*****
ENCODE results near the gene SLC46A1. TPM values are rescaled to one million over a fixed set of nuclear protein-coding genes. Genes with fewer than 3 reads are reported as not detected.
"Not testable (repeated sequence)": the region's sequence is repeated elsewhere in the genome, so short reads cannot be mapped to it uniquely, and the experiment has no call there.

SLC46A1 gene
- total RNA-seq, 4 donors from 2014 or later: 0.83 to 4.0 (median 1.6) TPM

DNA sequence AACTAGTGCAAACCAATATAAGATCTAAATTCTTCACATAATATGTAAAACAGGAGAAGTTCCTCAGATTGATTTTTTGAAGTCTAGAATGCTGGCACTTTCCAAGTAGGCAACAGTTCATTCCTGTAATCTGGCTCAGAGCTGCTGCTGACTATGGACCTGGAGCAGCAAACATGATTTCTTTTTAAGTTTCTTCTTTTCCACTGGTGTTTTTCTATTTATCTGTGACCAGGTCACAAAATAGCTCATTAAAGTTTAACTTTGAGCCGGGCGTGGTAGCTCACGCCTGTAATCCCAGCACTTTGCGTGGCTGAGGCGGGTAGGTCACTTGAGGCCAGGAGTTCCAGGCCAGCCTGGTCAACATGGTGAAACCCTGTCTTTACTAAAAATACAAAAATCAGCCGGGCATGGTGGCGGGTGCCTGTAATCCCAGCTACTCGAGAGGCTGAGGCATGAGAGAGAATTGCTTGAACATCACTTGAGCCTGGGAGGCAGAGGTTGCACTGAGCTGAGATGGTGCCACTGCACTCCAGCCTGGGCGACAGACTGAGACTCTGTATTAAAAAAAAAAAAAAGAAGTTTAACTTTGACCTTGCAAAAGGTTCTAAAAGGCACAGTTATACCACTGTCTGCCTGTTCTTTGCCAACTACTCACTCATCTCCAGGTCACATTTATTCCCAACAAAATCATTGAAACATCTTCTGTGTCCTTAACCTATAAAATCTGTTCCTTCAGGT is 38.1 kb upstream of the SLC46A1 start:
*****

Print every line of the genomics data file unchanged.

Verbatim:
ENCODE results near the gene SLC46A1. TPM values are rescaled to one million over a fixed set of nuclear protein-coding genes. Genes with fewer than 3 reads are reported as not detected.
"Not testable (repeated sequence)": the region's sequence is repeated elsewhere in the genome, so short reads cannot be mapped to it uniquely, and the experiment has no call there.

SLC46A1 gene
- total RNA-seq, 4 donors from 2014 or later: 0.83 to 4.0 (median 1.6) TPM

DNA sequence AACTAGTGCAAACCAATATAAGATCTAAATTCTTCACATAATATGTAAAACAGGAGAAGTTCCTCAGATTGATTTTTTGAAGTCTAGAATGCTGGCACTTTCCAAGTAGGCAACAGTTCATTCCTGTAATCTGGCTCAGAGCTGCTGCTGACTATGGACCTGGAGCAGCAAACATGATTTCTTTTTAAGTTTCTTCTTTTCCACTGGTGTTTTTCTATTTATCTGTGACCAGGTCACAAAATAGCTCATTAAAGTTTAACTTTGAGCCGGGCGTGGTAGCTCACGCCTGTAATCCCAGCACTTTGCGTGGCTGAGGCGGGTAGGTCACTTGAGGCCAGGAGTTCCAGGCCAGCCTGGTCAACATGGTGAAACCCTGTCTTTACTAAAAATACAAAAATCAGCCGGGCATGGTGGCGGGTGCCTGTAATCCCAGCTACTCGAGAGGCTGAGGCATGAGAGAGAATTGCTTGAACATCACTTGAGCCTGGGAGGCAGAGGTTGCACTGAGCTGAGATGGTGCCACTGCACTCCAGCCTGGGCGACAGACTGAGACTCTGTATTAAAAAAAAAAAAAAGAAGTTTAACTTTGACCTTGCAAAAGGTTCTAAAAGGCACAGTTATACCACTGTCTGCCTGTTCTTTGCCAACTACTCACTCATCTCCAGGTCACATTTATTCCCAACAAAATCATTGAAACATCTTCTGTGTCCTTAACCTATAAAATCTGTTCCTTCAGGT is 38.1 kb upstream of the SLC46A1 start: